What does a positive lateral flow test result look like? Lateral flow test results, explained

With Covid case numbers spiking across the UK, here’s how to tell the difference between a positive and negative lateral flow test result

What does a positive lateral flow test result look like? Lateral flow test results, explained (Image credit: jonkempnerphotos via Canva Pro)
What does a positive lateral flow test result look like? Lateral flow test results, explained (Image credit: jonkempnerphotos via Canva Pro)

Coronavirus cases in Scotland and across the UK are soaring to new highs, with more than 9,000 new positive cases reported in Scotland alone on Thursday March 17.

The spike in new Covid cases and rise in hospitalisations comes after relaxation in testing and self-isolation rules came into effect in the UK, with the UK Government announcing an end to free lateral flow tests in England in April.

Amid the sharp rise in cases, initial plans to drop mandatory face mask restrictions alongside remaining legal Covid rules in Scotland have now been delayed.

A positive lateral flow test (left) will feature two lines adjacent to C and T, whereas a negative lateral flow test (right) will only feature one red line next to C. (Image credit: annastories/Canva Pro)

Addressing the Scottish Parliament on Tuesday (March 15), First Minister Nicola Sturgeon said that “ensuring maximum continued use of face coverings will provide some additional protection - particularly for the most vulnerable - at a time when the risk of infection is very high, and it may help us get over this spike more quickly.”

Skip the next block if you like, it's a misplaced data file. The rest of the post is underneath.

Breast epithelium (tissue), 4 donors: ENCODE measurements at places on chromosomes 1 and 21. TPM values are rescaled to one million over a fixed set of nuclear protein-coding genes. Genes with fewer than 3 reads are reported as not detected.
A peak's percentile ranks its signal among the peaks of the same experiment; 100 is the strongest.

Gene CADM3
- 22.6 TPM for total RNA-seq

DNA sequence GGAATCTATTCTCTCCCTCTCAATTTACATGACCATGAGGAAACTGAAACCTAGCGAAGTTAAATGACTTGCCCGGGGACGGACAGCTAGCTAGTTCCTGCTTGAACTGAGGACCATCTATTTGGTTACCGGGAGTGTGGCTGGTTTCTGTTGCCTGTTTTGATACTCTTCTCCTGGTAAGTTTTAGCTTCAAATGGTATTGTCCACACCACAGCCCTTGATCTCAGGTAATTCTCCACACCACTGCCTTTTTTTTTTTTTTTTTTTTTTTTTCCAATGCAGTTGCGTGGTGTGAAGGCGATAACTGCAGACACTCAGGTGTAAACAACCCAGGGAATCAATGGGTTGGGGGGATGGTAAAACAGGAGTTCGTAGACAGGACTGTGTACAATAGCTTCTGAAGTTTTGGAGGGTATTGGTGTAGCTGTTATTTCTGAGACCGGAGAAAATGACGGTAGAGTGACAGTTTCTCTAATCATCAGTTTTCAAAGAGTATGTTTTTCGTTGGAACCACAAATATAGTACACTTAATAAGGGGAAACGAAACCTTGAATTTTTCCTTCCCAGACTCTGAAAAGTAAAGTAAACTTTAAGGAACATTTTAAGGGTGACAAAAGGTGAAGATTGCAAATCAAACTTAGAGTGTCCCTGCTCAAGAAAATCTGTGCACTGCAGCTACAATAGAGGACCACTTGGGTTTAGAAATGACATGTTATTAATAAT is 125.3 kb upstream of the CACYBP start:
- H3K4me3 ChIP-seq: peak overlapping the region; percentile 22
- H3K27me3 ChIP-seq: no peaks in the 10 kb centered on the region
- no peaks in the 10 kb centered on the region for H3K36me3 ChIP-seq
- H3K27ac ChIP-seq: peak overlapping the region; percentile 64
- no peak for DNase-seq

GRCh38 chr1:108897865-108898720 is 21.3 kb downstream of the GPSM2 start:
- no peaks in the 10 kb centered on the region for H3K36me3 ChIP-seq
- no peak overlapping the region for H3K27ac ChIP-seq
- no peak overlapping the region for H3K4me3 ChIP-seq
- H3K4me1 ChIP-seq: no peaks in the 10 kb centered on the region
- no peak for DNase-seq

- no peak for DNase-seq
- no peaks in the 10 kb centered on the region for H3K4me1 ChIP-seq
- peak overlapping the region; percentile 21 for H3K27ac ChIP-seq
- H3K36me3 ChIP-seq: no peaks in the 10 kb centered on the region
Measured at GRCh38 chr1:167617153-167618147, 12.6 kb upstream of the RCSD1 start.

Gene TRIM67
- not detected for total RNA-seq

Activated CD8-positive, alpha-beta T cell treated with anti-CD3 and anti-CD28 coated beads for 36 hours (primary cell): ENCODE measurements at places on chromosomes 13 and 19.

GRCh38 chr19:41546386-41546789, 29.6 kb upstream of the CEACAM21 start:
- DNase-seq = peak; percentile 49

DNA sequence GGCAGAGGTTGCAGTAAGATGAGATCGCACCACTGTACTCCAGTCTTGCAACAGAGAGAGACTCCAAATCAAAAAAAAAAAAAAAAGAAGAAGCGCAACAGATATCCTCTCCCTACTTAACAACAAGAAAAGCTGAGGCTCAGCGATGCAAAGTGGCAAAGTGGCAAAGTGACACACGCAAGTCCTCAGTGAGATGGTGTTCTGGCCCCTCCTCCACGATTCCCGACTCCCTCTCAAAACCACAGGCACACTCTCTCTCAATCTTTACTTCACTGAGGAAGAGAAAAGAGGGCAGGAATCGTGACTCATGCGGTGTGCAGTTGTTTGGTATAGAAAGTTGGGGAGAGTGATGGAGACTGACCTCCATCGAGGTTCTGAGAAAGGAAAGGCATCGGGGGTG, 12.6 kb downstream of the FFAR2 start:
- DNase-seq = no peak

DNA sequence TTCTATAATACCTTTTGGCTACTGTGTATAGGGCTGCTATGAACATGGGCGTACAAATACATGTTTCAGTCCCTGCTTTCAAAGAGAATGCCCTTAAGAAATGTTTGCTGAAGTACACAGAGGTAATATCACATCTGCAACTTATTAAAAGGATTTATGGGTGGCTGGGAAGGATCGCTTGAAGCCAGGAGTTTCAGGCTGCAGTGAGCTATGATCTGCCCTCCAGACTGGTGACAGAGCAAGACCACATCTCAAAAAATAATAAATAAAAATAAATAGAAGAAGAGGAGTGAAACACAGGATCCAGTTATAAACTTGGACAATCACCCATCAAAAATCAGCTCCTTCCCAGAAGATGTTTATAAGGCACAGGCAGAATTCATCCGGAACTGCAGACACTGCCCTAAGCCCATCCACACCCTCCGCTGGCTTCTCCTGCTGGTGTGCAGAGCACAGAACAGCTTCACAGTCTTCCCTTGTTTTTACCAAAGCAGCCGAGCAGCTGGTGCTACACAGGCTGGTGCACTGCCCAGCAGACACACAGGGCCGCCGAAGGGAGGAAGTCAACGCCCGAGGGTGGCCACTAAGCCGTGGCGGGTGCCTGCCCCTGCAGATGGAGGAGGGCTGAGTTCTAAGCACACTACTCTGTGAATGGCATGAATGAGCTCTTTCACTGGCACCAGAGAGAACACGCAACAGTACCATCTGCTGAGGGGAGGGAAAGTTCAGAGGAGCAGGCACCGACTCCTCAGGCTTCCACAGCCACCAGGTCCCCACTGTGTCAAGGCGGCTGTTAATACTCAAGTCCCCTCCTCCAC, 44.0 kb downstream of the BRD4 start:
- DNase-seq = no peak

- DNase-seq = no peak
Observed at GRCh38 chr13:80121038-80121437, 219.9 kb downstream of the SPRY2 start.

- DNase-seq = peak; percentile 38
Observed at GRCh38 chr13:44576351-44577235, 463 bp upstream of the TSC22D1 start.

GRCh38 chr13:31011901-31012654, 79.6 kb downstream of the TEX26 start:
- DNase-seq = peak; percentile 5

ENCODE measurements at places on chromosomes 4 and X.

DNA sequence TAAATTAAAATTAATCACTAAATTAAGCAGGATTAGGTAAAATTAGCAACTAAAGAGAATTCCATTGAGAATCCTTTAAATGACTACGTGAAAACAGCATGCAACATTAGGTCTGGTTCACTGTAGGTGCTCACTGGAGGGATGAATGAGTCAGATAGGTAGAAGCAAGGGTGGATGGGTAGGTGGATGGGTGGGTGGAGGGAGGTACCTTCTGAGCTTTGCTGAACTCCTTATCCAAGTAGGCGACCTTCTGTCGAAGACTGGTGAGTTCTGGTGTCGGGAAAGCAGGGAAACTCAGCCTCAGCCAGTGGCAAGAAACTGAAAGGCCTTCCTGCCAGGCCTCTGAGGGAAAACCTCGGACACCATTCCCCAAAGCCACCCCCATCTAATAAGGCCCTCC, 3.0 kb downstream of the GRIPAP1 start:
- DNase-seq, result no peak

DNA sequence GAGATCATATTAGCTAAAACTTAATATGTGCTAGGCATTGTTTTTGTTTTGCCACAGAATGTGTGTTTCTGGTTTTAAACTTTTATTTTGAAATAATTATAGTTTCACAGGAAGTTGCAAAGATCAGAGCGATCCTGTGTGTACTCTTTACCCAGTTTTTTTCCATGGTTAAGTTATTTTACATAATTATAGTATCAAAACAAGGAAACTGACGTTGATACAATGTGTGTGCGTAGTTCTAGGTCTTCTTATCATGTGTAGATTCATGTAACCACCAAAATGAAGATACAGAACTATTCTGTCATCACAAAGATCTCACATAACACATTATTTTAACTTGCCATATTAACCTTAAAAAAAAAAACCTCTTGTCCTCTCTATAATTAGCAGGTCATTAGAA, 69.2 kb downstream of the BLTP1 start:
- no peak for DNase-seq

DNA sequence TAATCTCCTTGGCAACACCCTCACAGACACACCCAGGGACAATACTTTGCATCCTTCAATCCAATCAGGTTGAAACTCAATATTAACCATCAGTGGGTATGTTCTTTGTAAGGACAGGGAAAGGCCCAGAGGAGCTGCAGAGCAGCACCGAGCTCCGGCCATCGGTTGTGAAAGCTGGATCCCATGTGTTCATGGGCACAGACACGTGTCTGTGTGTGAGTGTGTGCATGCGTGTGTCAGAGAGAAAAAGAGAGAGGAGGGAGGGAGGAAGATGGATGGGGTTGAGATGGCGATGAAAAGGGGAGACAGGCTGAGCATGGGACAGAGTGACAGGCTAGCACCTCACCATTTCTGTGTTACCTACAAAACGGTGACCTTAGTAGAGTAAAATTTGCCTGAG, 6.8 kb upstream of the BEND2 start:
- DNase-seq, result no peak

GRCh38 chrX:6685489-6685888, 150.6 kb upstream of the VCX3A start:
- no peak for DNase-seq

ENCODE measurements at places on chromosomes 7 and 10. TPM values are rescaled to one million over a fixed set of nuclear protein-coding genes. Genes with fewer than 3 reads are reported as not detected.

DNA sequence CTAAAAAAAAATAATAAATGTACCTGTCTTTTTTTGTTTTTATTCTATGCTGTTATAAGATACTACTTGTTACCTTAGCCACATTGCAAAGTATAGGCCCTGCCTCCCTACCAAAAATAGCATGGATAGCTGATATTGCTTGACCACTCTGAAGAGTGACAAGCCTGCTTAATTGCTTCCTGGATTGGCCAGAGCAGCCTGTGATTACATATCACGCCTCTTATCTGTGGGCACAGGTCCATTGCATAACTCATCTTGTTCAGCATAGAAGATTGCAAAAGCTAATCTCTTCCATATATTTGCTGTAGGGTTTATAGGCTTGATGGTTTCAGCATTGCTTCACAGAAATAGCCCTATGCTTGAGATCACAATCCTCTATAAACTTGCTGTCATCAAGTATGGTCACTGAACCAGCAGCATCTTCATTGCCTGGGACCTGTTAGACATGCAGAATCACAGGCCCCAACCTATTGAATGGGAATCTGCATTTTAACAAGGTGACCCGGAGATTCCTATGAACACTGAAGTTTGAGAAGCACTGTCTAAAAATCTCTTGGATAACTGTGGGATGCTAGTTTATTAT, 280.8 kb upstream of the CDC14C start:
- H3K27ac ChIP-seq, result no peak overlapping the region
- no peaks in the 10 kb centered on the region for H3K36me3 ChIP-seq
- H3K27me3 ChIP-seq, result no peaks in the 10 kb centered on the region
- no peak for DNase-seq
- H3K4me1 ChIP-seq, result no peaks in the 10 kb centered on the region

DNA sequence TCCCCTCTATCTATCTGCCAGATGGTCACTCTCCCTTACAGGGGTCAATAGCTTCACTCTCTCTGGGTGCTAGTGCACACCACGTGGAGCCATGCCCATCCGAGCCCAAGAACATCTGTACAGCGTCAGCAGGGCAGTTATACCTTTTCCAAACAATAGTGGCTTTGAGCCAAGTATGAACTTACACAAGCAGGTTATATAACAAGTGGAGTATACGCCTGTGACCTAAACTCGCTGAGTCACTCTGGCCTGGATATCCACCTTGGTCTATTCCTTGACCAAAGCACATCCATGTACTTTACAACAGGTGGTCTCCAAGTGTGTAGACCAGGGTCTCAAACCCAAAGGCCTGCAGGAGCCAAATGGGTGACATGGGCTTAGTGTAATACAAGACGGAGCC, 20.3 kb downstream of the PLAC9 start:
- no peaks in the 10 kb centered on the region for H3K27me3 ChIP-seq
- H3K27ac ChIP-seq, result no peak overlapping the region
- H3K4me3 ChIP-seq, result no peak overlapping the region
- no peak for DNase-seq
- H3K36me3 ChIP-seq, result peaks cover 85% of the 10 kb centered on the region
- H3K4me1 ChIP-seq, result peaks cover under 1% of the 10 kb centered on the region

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With restrictions on hospitality, schools, travel testing and nightlife now relaxed in Scotland, Ms Sturgeon said that lateral flow testing remains a key way of monitoring the emergence of the new Omicron BA.2 sub variant as life returns to normal.

Here’s what you need to know about lateral flow test results, what they look like and what they mean.

What does a negative lateral flow test result look like?

Lateral flow test results can take up to 30 minutes to appear in full, but negative results can often appear after minutes.

A negative lateral flow test result will be marked on your test with a single red line running horizontally alongside the ‘C’ on the test device.

To ensure that you do not receive a false negative lateral flow test result, you should avoid using a lateral flow test if you have any regular coronavirus or Omicron symptoms or have been identified as a close contact of someone with Covid-19.

What does a positive lateral flow test result look like?

A positive lateral flow test will be indicated with two lines on your lateral flow test device, rather than just one adjacent to the ‘C’ for ‘control’.

A second red line representing a positive result will appear next to the ‘T’ letter on the device.

While the line alongside ‘T’, which stands for ‘Test’, usually appears in bold if you have coronavirus, it can also appear as a faint red line.

Even if this second line is very faint, this is still likely a positive result – and one that should be confirmed with a second lateral flow test or a PCR test rather than ignored.

How do I know if my lateral flow test result is void?

A void lateral flow test result can be indicated in a number of ways.

The most common void result is seen with a single line adjacent to the ‘T’ for test on the lateral flow device.

But another way to tell if a result is void is if nothing appears at all.

If you do receive a void lateral flow test result, you should perform another lateral flow test – but should not use any of the same equipment, swabs or containers as used in your previous, void test attempt.

Do I need to report my lateral flow test result?

Regardless of whether you receive a positive or negative result, you should report the result you get from a lateral flow test online via GOV.UK.

You can do this by going to the UK Government website or by logging your test result at the following link: https://www.gov.uk/report-covid19-result.

Even if your lateral flow test result is negative, registering it online helps the government and health experts to monitor the spread of the virus in certain parts of the country and prevent health services from becoming overwhelmed.

Find out more about reporting your lateral flow test result in Scotland at NHS Inform.

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